Older adults with few teeth may have lower cognitive function
CHARLOTTE, N.C., USA: The findings of a new study, which was recently presented at the Annual Meeting and Exhibition of the American Association of Dental Research (AADR), suggest that the decline of cognitive function in octogenarians is related to tactile and taste perceptions. The researchers found that participants with more natural teeth performed better in oral perception tests.
The study involved 956 80-year-olds without dementia who were living independently. In order to assess whether cognitive function was associated with oral perception, the participants were asked to identify the shape of six different test objects with their tongue and palate. In addition, taste perception was evaluated through a gustatory test using sweet, sour, salty and bitter water solutions.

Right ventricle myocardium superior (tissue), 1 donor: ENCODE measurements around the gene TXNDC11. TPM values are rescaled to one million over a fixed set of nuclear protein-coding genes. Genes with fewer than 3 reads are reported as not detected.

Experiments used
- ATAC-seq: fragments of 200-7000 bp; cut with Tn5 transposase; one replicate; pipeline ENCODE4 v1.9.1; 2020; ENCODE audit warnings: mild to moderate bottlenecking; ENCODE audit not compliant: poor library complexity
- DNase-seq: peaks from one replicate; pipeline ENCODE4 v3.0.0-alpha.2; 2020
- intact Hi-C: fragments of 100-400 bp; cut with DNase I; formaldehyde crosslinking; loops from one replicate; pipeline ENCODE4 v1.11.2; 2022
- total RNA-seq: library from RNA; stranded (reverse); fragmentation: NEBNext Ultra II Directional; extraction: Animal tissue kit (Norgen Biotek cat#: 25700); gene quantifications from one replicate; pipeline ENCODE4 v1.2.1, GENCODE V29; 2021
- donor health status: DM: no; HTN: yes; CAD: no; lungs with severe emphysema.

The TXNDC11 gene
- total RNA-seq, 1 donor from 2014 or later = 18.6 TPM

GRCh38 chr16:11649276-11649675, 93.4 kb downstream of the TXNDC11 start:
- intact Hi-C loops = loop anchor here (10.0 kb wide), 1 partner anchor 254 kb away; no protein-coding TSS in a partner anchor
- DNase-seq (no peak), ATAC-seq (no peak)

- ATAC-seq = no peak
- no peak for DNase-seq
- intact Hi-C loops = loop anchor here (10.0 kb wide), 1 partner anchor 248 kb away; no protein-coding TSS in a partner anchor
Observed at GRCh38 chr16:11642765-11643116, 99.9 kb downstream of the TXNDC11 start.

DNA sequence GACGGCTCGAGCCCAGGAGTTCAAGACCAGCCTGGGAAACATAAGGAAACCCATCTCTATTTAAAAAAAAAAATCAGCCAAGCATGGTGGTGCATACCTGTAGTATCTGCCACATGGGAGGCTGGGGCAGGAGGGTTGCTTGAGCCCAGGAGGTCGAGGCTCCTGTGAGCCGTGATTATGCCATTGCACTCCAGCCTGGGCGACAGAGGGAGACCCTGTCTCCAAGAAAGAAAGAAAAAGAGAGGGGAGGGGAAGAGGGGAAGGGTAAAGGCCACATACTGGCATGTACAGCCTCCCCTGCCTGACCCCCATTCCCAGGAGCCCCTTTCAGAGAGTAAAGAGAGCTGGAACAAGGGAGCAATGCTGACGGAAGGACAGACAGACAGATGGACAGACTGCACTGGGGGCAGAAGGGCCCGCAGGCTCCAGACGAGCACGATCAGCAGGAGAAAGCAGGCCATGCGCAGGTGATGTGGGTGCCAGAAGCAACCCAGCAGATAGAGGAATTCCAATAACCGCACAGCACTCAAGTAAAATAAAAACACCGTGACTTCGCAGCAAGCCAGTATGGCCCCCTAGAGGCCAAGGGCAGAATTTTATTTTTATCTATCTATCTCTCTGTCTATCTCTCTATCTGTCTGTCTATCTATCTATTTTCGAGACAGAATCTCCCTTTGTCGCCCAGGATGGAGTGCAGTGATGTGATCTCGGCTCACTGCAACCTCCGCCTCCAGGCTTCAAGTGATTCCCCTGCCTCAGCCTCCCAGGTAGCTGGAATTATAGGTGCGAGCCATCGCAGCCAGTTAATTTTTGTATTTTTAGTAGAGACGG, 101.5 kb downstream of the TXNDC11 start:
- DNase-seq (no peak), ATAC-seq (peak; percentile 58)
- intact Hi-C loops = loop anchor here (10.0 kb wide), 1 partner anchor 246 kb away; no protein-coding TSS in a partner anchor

Overall, the researchers found that oral perception test scores were positively associated with number of teeth, as older adults with more teeth performed significantly better in identifying the objects. Moreover, male participants recognized tastes significantly better than female participants in the study did.
The study, titled "Cognitive Function and Oral Perception in Independently-Living Octogenarians," was presented by researchers from Osaka University in Japan on March 20 at the AADR meeting. It adds new evidence to the findings of a study published in the December 2013 issue of the Journal of the American Dental Association. In that study, scientists at the University of North Carolina at Chapel Hill found that edentulous participants had lower scores in cognitive tests compared with dentate participants.